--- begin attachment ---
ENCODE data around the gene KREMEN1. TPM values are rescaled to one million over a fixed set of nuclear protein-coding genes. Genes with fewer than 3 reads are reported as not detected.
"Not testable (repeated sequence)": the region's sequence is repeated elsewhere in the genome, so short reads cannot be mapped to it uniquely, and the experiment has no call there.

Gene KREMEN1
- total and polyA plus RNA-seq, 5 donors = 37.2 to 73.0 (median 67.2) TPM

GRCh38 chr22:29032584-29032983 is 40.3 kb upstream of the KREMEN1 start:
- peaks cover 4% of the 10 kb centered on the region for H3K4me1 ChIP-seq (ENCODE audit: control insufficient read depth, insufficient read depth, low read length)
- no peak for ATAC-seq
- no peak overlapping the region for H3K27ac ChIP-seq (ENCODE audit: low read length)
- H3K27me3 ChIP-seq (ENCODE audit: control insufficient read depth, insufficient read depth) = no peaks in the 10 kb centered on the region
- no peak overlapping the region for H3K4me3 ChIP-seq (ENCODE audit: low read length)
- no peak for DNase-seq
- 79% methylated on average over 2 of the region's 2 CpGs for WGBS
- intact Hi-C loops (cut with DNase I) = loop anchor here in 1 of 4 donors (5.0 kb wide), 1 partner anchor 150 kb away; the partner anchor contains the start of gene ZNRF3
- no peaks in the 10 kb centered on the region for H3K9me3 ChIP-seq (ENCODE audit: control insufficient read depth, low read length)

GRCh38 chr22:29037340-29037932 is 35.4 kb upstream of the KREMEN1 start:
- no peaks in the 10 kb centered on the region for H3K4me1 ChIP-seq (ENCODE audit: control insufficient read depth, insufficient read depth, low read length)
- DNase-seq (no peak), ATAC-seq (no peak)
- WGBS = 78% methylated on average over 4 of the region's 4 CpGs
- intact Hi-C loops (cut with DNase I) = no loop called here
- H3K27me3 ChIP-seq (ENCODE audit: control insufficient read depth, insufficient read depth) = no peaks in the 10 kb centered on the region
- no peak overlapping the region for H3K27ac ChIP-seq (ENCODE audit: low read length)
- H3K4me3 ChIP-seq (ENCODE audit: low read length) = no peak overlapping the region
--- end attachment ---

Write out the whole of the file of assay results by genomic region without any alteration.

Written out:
ENCODE data around the gene KREMEN1. TPM values are rescaled to one million over a fixed set of nuclear protein-coding genes. Genes with fewer than 3 reads are reported as not detected.
"Not testable (repeated sequence)": the region's sequence is repeated elsewhere in the genome, so short reads cannot be mapped to it uniquely, and the experiment has no call there.

Gene KREMEN1
- total and polyA plus RNA-seq, 5 donors = 37.2 to 73.0 (median 67.2) TPM

GRCh38 chr22:29032584-29032983 is 40.3 kb upstream of the KREMEN1 start:
- peaks cover 4% of the 10 kb centered on the region for H3K4me1 ChIP-seq (ENCODE audit: control insufficient read depth, insufficient read depth, low read length)
- no peak for ATAC-seq
- no peak overlapping the region for H3K27ac ChIP-seq (ENCODE audit: low read length)
- H3K27me3 ChIP-seq (ENCODE audit: control insufficient read depth, insufficient read depth) = no peaks in the 10 kb centered on the region
- no peak overlapping the region for H3K4me3 ChIP-seq (ENCODE audit: low read length)
- no peak for DNase-seq
- 79% methylated on average over 2 of the region's 2 CpGs for WGBS
- intact Hi-C loops (cut with DNase I) = loop anchor here in 1 of 4 donors (5.0 kb wide), 1 partner anchor 150 kb away; the partner anchor contains the start of gene ZNRF3
- no peaks in the 10 kb centered on the region for H3K9me3 ChIP-seq (ENCODE audit: control insufficient read depth, low read length)

GRCh38 chr22:29037340-29037932 is 35.4 kb upstream of the KREMEN1 start:
- no peaks in the 10 kb centered on the region for H3K4me1 ChIP-seq (ENCODE audit: control insufficient read depth, insufficient read depth, low read length)
- DNase-seq (no peak), ATAC-seq (no peak)
- WGBS = 78% methylated on average over 4 of the region's 4 CpGs
- intact Hi-C loops (cut with DNase I) = no loop called here
- H3K27me3 ChIP-seq (ENCODE audit: control insufficient read depth, insufficient read depth) = no peaks in the 10 kb centered on the region
- no peak overlapping the region for H3K27ac ChIP-seq (ENCODE audit: low read length)
- H3K4me3 ChIP-seq (ENCODE audit: low read length) = no peak overlapping the region